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person before treatment is successfully completed. Indeed, the legislature has expressly forbidden any release before the person’s mental condition no longer renders him a danger to himself or others:

If the psychiatric security review board finds that the person still suffers from a mental disease or defect and is dangerous, the person shall remain committed at the secure state mental health facility.

A.R.S. § 13-3994(F)(1). Thus the statutory scheme reflects the legislature’s intent that the length of commitment terms relate to a person’s rehabilitation. For that reason, the legislature did not intend that pre-sentence incarceration credits apply to reduce the term of mental health commitment.

B. Case Law ¶ 13 Bomar compares his situation to that of the defendant in State v. Ritch who was awarded pre-sentence incarceration credit on appeal. 160 Ariz. 495, 774 P.2d 234 (App. 1989). Ritch was arrested as a juvenile but, after a transfer hearing, was ultimately convicted and sentenced to prison as an adult. Id. at 496, 774 P.2d at 235. The trial court refused to grant Ritch presentence incarceration credit for the time he was detained before being transferred and granted him credit only for time spent in custody after transfer. Id. Pursuant to section 13-709
and as a matter of equal protection, we held that Ritch was entitled to credit for all of the time he spent in custody. Id. at 497-98, 774 P.2d at 236-37.

¶ 14 Ritch would be analogous if Bomar were sentenced to a prison term following his commitment. Under some circumstances, a person civilly committed pursuant to A.R.S. section 13-606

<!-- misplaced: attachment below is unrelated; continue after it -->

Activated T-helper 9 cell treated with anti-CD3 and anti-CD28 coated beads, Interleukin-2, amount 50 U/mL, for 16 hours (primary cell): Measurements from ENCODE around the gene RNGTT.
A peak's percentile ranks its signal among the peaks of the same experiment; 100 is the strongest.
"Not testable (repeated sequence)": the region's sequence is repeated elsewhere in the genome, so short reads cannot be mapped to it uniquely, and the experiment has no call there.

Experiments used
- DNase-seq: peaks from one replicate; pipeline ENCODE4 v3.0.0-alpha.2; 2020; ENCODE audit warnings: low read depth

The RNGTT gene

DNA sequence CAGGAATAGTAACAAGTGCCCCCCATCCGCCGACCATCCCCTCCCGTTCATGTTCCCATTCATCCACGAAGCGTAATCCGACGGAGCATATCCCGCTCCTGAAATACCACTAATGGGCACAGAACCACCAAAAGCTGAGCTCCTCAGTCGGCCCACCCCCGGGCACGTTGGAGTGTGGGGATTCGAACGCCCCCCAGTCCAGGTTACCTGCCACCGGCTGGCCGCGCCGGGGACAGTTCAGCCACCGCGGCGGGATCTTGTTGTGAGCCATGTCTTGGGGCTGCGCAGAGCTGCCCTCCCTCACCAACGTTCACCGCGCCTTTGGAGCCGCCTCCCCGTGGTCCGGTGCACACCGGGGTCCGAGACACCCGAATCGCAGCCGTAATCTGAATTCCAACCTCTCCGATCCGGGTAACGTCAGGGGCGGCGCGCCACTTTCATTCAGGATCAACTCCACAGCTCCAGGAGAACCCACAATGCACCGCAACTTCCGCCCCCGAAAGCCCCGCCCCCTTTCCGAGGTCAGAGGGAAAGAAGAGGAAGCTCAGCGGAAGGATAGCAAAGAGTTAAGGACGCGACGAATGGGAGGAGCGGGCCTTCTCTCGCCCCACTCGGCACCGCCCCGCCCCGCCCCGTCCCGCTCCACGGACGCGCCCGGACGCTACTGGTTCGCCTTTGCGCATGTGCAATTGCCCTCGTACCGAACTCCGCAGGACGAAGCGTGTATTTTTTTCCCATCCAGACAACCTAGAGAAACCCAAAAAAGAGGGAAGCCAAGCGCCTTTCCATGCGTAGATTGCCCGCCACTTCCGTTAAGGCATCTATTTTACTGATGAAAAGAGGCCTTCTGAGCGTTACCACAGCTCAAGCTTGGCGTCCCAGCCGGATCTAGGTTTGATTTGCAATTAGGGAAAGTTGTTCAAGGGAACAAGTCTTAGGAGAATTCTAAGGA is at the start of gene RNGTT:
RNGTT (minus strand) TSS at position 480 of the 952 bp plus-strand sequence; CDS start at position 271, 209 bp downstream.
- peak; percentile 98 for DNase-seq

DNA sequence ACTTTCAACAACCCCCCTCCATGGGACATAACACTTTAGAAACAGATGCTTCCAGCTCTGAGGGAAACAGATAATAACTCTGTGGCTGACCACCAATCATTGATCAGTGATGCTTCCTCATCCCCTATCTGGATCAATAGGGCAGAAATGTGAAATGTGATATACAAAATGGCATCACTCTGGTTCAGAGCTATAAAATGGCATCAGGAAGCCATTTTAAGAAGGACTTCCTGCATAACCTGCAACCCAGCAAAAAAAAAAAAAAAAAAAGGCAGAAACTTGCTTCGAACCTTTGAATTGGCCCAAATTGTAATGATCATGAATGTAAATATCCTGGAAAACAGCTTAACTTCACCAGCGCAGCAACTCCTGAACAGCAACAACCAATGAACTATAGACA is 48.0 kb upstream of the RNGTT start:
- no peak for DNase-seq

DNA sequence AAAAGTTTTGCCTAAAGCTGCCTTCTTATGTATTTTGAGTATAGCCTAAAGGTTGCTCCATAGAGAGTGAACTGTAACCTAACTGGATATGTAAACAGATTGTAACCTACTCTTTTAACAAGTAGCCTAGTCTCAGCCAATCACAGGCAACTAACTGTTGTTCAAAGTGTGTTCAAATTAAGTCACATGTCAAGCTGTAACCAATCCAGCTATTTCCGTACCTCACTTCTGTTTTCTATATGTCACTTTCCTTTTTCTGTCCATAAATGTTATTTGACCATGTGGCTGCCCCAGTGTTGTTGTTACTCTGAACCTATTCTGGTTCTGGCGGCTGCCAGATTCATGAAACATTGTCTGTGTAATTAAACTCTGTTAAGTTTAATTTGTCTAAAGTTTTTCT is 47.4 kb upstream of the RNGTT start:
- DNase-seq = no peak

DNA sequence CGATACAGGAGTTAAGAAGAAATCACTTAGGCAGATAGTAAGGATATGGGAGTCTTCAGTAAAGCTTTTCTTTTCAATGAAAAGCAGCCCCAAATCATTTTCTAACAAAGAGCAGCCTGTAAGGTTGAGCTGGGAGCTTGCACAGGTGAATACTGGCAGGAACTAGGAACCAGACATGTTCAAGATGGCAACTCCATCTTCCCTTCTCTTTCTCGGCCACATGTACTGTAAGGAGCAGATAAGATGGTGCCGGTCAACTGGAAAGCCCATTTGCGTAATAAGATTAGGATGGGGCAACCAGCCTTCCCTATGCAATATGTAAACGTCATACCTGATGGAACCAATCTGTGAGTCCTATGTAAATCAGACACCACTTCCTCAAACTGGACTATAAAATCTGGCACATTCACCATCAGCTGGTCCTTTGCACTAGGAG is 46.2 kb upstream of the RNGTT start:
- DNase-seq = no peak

(1989) may undergo treatment and then be returned to serve the balance of sentence in prison. That statute, which allows treatment then incarceration, contains its own credit provisions for pre-sentence incarceration or commitment. See A.R.S. §13-606(B). The commitment procedure of section 13-606, however, was not used in the present case.

¶ 15 Our research has shown only one published state appellate decision applying pre-sentence incarceration credit toward a term of commitment. That opinion emanates from California, whose statutes require that such credit be given. See People v. Mord, 243 Cal.Rptr. 403, 409 (App. 1988). As discussed above, Arizona’s statutory scheme does not require that guilty-except-insane defendants receive pre-sentence incarceration credit against their term of commitment. See supra ¶¶ 6-12. Based as it is on California’s unusual statutory scheme, Mord is inapplicable here.